Peloton instructor Leanne Hainsby (image via Peloton).
One Of 2020’s Big Winners
Pelaton Interactive (PTON) was one of the big winners of 2020, as Covid lockdowns increased demand for its bikes and classes, but its stock peaked in January of this year.
Social Data Stays Bullish On Peloton
In March, after Peloton shares had pulled back about 35% from their high, social data analysis firm LikeFolio wrote that Wall Street may have been underestimating the company:
LikeFolio data suggests the Street may be underestimating Peloton.
Metrics show Peloton is best in class, and has staying power.
- Consumer demand is still building: mentions of purchasing a Peloton machine continue to grow, and have increased +162% YoY.
- Total Mentions and App Usage support user retention: Peloton total mentions are at an all-time high and growing at an even faster rate than demand.
- Consumer macro behaviors suggest stickiness: the 4 trends showing the most significant YoY growth are all tailwinds for PTON: virtual trainers, working out at home, spinning, and cycling for exercise. On the flipside, gym memberships and group fitness class trends continue to exhibit YoY weakness.
The largest indicator of negative sentiment LikeFolio found on Peloton were complaints that customers weren’t getting their bikes as fast as they wanted; LikeFolio noted that Peloton had invested $100 million in improving fulfillment in response.
Peloton Hits Our Top Ten Again In April
Peloton first hit our system’s top ten on September 24th. After its pullback early this year, it returned to our top ten on April 1st.
Screen capture via Portfolio Armor on 4/1/2021.
Since then, PTON shares have basically gone sideways. They were down 1.28% from April 1st to Wednesday’s close, well below our best performer so far from that cohort, AMC Entertainment Holdings (AMC).
We Get A Peloton
Peloton came to mind on Wednesday because we had one delivered then. I had ordered the bike on Sunday, so that suggests the company made progress on its fulfillment. As the company’s delivery guys set up the bike and explained its features, I asked one of them how many deliveries they were making this summer versus last summer. I was surprised when he said he and his partner were making the same: about eight per day. The one difference he mentioned was that the time between orders and deliveries had shrunken.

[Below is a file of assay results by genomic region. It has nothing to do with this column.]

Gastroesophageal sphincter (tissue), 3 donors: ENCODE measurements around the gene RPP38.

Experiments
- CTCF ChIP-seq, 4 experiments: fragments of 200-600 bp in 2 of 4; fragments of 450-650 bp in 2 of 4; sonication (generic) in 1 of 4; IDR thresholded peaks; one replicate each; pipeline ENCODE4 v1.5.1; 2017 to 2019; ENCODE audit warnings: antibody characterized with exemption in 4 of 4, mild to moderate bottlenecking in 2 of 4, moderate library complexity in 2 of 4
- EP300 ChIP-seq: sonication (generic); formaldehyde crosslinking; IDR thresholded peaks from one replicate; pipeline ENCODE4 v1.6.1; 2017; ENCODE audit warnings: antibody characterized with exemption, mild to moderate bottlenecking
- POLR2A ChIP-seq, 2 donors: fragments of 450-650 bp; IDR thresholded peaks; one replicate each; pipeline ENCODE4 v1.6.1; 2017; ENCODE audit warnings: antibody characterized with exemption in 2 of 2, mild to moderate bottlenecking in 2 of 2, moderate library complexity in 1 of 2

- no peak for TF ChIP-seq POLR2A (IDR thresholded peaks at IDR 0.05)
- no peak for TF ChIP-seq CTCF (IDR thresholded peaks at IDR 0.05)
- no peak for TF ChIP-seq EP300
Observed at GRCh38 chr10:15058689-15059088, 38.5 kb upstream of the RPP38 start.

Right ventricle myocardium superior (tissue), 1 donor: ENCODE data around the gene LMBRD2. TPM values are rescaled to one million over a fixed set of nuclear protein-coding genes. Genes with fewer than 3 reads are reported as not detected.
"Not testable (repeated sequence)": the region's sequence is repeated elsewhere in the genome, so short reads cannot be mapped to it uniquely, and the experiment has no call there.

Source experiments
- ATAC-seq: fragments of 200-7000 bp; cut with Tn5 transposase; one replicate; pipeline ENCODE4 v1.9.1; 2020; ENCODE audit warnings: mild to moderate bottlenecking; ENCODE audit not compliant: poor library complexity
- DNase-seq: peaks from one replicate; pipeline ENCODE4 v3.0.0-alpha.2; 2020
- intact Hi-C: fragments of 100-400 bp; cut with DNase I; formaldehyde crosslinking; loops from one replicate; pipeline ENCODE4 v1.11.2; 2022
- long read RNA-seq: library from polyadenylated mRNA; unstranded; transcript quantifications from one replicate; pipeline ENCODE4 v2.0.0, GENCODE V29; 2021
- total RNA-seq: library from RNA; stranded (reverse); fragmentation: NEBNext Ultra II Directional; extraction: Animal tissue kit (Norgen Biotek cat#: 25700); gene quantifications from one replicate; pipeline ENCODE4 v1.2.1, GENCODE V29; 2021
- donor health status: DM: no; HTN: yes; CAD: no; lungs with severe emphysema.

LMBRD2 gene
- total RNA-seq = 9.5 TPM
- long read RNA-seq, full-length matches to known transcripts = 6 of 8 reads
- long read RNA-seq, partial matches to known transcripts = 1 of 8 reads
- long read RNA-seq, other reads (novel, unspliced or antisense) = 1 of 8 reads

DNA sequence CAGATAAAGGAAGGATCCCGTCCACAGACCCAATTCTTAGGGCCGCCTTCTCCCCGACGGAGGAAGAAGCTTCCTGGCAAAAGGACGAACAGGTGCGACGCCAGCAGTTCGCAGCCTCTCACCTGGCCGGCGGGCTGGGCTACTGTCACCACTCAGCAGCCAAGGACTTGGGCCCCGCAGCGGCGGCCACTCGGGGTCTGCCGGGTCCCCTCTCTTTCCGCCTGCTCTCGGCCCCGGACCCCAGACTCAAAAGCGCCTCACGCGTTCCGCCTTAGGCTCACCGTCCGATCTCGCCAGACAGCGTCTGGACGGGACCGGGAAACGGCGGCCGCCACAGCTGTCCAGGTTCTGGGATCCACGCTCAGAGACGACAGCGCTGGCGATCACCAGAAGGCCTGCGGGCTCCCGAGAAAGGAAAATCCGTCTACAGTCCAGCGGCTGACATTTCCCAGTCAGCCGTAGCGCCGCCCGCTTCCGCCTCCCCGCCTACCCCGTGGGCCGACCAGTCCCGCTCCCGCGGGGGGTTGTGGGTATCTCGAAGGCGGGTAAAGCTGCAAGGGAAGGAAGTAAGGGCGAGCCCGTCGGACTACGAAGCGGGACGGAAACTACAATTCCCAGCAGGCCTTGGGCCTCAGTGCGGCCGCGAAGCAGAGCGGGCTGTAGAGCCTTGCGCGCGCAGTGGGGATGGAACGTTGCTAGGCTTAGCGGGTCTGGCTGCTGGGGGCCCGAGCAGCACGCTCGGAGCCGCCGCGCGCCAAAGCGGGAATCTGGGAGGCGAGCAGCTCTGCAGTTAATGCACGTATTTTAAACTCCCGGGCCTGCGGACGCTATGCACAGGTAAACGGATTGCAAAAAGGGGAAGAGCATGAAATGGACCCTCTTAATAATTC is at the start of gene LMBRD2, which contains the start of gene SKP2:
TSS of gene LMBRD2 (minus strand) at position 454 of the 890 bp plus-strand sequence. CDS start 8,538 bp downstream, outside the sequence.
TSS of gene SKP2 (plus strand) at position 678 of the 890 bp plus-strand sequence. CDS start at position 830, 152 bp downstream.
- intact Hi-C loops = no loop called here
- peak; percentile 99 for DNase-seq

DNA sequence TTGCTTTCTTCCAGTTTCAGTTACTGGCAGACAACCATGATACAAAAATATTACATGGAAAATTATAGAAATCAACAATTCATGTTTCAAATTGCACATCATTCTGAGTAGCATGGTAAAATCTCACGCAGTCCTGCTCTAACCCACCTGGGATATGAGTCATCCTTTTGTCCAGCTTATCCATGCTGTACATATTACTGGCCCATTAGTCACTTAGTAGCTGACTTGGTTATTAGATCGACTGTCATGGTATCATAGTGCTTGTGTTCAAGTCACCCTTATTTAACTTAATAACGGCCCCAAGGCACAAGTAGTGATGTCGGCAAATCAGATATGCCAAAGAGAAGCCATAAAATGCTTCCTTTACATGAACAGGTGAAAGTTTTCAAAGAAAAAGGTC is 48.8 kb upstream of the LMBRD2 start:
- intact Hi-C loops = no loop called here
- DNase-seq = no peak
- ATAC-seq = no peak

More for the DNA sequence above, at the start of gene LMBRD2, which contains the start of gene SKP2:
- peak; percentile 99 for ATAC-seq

Warren Buffett famously talked about businesses with a “moat”, a barrier to competition. To the uninitiated, Peloton might seem like it’s a stationary bike with an iPad attached, but they seem to have built a brand that attracts loyal customers. I can see why. First, the equipment and packaging has the sort of premium look and feel you expect from a company like Apple (AAPL). Second, the company’s instructors are a differentiator. They are celebrities in their own right. When the London-based Peloton instructor pictured above got engaged last month (to another Peloton instructor), it made the Daily Mail. Can you name any NordicTrack instructors? Peloton seems to be carving out a niche as the Apple of interactive spinning classes. Its shares might be worth considering while they are still down from their all time highs. If you decide to buy them, we’ll look at a way you can limit your downside risk below.
Limiting Your Downside Risk In Peloton
If you don’t want to pay to hedge, but you also don’t want to risk more than a 25% drop in Peloton over the next several months, here’s a way to do that.
As of Wednesday’s close, this was the optimal collar to hedge 500 shares of PTON against a >25% drop by March, while not capping your possible upside at less than 35% over the same time frame.
The net cost of this hedge was negative, meaning you would have collected a net credit of $50 when opening it (calculated conservatively, assuming you bought the puts at the ask and sold the calls at the bid).